For rate limiting the patch was hacky:

# This is so ugly :D
last_check = 0  # int(time.time())
allowance = 0
rate = 2.0
per  = 1.0  # seconds
allowance = rate

def ratelimit(msg_time):
    global allowance
    global last_check
    global rate
    global per
    time_passed = msg_time - last_check
    last_check = msg_time
    allowance += time_passed * (rate / per);
    if allowance > rate:
        allowance = rate
    if allowance < 1.0:
        return True
    allowance -= 1.0

It has a logic for rate limiting but it will not function in real scenarios. Firstly, it missed the source IP check and secondly, it missed the burst limit. Burst limit is the number of requests that are allowed before the limit is enforced.

Solution III: The winner

Pros:

  • A simple rate limiter
  • Enforcing UUID lookup
  • Disallowing numeric user identifiers

Cons:

  • Explicit UUID check

This solution was selected as the winner.

last_req = {}

def is_rate_limited(userId: str):
    rate_key = request.remote_addr
    if rate_key in last_req:
        if (datetime.now() - last_req[rate_key][0]).total_seconds() < 1:
            if last_req[rate_key][1] > 1:
                return True
            else:
                last_req[rate_key] = (datetime.now(), last_req[rate_key][1]+1)
        else:
            last_req[rate_key] = (datetime.now(), 1)    
    else:
        last_req[rate_key] = (datetime.now(), 1)
        
    return False
    

def get_user_detail(userId: str) -> Any:
    if userId.isnumeric():
        return "forbidden", 400
    try:
        _user = search(Users.users, userId)
        if _user:
            if is_rate_limited(userId):
                return "Too many requests", 429
            else:
                return _user, 200
    except Exception as ex:
        return {"message": str(ex)}, 404
    return "Not found", 404


def search(values, searchFor):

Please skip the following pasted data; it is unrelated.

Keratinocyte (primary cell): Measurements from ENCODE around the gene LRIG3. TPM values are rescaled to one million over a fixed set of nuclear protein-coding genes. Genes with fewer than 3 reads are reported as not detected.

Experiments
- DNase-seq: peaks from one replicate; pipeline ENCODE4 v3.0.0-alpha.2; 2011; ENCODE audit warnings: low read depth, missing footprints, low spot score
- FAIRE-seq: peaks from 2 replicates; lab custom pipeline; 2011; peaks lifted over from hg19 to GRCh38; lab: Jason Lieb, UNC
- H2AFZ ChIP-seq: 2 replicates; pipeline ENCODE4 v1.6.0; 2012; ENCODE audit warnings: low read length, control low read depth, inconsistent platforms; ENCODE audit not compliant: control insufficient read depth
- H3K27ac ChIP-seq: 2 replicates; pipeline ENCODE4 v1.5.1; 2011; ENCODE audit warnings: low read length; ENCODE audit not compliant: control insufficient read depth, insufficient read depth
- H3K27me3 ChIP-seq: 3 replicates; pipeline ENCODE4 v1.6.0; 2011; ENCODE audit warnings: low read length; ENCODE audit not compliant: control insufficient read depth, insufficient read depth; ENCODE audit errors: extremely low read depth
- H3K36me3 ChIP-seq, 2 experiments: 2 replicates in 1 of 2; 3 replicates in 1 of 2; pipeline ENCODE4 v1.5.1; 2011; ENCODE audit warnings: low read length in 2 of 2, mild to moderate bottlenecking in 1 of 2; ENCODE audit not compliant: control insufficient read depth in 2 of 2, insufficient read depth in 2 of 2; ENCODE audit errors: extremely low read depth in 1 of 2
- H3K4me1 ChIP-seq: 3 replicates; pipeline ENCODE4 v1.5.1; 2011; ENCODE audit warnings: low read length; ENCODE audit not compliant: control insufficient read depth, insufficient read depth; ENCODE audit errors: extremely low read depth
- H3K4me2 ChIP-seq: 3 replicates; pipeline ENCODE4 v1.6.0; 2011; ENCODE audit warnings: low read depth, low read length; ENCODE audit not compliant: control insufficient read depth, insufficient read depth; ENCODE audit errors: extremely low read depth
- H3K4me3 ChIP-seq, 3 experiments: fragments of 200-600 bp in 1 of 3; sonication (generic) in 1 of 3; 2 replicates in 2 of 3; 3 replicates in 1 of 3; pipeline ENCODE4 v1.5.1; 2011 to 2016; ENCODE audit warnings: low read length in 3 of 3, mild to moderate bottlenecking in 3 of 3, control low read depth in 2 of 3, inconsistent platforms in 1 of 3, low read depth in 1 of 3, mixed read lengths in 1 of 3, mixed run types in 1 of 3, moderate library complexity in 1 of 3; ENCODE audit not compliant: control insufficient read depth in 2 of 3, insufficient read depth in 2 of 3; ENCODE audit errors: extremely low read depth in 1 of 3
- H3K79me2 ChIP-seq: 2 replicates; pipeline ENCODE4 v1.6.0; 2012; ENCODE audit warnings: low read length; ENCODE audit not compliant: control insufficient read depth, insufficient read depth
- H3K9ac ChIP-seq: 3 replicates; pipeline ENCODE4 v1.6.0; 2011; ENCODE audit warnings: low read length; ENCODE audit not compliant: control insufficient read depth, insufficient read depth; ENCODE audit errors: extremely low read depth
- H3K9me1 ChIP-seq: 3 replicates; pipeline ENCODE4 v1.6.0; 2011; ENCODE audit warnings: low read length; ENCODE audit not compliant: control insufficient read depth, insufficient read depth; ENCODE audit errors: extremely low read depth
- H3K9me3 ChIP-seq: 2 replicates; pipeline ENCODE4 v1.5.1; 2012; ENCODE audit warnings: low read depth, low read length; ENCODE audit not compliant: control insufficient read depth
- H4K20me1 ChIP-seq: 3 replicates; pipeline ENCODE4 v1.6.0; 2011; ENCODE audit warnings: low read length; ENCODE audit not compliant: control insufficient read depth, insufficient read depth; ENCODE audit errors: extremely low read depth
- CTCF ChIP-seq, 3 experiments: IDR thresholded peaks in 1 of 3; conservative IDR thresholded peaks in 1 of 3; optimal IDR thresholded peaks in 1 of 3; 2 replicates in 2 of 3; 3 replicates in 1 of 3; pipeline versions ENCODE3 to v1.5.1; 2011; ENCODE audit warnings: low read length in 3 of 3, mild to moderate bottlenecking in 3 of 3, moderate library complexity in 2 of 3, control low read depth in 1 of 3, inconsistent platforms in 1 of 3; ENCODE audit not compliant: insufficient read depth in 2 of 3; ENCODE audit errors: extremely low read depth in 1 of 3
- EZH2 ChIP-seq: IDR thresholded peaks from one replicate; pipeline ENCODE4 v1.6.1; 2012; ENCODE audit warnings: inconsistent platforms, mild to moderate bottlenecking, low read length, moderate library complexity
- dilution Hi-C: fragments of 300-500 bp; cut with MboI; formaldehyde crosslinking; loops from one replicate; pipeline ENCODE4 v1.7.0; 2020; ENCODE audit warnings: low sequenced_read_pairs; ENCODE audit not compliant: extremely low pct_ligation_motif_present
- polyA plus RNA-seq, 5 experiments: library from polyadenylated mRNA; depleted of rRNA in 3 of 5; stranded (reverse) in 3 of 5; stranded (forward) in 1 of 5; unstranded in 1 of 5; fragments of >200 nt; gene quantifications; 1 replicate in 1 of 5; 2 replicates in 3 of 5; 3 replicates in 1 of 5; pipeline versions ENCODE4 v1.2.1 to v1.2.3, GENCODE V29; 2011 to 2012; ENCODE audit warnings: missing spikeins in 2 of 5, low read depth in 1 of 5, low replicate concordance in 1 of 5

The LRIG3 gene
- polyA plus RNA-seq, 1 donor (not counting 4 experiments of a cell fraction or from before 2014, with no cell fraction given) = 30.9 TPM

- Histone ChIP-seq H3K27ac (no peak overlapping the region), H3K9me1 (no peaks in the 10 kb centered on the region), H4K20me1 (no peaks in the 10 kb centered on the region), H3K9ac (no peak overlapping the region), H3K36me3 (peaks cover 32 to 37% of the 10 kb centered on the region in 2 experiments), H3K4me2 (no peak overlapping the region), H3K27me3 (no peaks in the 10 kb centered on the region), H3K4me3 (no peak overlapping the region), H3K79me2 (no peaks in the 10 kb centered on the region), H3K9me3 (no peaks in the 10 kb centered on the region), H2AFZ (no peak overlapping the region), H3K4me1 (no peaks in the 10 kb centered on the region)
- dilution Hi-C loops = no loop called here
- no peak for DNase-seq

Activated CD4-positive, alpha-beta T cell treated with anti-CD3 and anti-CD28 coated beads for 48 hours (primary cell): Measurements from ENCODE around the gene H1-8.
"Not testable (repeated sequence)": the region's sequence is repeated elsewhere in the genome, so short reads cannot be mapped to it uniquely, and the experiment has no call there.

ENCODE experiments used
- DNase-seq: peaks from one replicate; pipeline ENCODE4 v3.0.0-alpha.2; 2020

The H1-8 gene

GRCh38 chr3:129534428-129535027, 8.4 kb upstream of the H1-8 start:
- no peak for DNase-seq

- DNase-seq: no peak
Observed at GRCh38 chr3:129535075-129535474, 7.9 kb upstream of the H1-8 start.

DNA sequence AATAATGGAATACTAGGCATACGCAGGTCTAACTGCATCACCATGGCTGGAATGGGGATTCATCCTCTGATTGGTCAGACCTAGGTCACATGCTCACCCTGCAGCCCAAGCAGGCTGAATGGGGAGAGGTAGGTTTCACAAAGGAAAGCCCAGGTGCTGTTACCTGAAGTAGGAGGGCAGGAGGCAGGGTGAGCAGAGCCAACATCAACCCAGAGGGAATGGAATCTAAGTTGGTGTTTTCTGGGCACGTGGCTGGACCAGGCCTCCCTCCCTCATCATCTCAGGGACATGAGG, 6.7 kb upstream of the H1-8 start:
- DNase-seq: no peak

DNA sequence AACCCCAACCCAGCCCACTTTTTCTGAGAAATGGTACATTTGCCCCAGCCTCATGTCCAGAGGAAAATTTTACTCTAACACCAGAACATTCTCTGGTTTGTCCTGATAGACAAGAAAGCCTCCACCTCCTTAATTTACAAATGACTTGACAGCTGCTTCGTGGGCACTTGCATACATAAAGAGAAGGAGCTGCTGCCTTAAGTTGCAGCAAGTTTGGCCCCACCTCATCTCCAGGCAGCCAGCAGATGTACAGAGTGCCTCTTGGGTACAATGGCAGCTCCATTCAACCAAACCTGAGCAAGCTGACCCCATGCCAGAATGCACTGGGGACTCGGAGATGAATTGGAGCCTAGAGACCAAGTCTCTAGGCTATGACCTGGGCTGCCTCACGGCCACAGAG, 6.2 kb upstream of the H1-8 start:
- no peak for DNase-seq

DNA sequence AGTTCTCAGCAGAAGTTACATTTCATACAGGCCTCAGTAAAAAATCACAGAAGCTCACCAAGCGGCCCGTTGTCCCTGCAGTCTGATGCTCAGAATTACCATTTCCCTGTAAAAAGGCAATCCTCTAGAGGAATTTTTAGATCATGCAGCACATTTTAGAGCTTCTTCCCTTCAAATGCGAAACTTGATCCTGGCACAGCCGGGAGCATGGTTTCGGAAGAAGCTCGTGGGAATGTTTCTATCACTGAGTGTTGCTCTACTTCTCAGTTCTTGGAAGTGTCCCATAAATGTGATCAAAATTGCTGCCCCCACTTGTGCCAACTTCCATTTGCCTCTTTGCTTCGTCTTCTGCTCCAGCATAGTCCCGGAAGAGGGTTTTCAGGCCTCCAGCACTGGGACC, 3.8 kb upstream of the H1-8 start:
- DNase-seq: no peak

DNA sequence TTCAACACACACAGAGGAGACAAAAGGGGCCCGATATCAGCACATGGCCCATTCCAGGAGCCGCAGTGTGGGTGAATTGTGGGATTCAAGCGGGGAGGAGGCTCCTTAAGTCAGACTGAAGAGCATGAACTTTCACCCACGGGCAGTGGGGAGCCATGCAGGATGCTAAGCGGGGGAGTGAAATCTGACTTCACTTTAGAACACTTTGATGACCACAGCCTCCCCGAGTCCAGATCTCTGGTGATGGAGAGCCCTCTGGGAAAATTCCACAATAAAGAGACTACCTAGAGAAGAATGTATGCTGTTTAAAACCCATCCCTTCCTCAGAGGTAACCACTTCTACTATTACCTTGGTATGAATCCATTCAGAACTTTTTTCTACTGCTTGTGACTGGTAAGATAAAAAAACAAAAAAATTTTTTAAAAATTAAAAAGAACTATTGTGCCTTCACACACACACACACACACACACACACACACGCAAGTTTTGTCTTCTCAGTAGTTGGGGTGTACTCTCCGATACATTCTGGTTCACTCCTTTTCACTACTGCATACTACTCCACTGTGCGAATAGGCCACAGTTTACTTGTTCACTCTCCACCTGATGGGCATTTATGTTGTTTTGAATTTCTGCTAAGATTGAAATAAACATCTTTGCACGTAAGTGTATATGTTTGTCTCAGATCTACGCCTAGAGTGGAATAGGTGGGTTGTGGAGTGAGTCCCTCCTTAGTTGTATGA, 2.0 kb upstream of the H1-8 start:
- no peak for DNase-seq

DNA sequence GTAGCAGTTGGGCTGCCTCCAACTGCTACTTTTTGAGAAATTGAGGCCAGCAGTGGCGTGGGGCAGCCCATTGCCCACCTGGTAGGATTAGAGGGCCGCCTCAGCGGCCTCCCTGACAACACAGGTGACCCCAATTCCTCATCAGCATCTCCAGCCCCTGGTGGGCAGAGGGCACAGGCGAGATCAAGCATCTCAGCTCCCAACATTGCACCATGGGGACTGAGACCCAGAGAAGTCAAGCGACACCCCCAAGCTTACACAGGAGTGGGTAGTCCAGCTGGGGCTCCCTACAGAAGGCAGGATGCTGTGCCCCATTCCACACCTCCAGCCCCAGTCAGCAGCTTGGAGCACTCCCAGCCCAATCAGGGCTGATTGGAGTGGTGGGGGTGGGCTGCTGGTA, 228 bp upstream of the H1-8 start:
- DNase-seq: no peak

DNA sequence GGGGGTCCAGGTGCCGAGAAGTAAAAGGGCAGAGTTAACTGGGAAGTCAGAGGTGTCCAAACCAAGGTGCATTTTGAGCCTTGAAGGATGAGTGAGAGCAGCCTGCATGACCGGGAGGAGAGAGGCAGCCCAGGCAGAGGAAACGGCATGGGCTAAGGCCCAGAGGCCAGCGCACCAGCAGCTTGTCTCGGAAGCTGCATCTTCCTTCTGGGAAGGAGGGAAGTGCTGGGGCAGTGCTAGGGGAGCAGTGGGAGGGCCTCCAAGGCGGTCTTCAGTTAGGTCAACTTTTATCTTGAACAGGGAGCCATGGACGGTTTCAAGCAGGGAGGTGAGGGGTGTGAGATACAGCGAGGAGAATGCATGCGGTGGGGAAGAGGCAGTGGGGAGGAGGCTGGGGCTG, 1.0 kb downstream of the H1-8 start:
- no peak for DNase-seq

for index in values:
        if searchFor == values[index]["uid"]:
            return values[index]
    return None

The rate limiting method has a rate key that consisted of a source IP and a burst counter. The Source IP was important otherwise, an adversary can create denial of service condition for all other users.

The search method is hardened. It only searches using uuid. The user ID check is removed and replaced with a new isnumeric() check.

This winning solution was submitted by mj1618 :trophy: and received swags from us

Lessons learnt

Although the Optus API incident was assumed to be a trivial fix, in reality it takes more than a simple patch to address the root cause:

  1. Authentication for API endpoints is necessary but do not rely on authentication as a solution. You may only hide the security vulnerability.
  2. Arm API endpoints with rate limiting. Either implement it in your code by using a well-tested library or configure it in your web server/cloud service. Rate limiting can decrease the extent of an attack. Imagine in the Optus API incident, it could have slowed down the adversary.
  3. Say no to enumerable identifiers, instead look into UUID.
  4. Not all versions of UUIDs are random. Use UUID v4 and check if it is safely generated (More on this in our future challenges).
  5. UUID should NOT be treated as a security control to protect identity of users. If your API only rely on UUID to provide secrecy (confidentiality), it has an insecure design. For example, do not use UUID as a password reset token! Although UUID v4 implementation should use a pseudo-random source, this is not guaranteed. UUID’s RFC discourages using it as a security control.
  6. Be explicit about what your API returns by whitelisting fields that should get serialized.
  7. Having multiple layers of security control is always better and this is a recommended defensive design pattern (why? see Swiss cheese model)
  8. Finally, all the above security control should be enforced by the backend, i.e. the API. Frontend (Web UI, Mobile App UI, etc) checks are only good for UX and does not prevent adversaries.

Thanks to everyone who have attempted this challenge. We hope you have learnt something new. If you are an API developer, please consider the recommendations from this article for hardening your APIs.

If you would like to do security programming challenges, every month we host an online community security programming game event. You can join us at SecGames or you can try one of the many public challenges hosted on SecDim Play.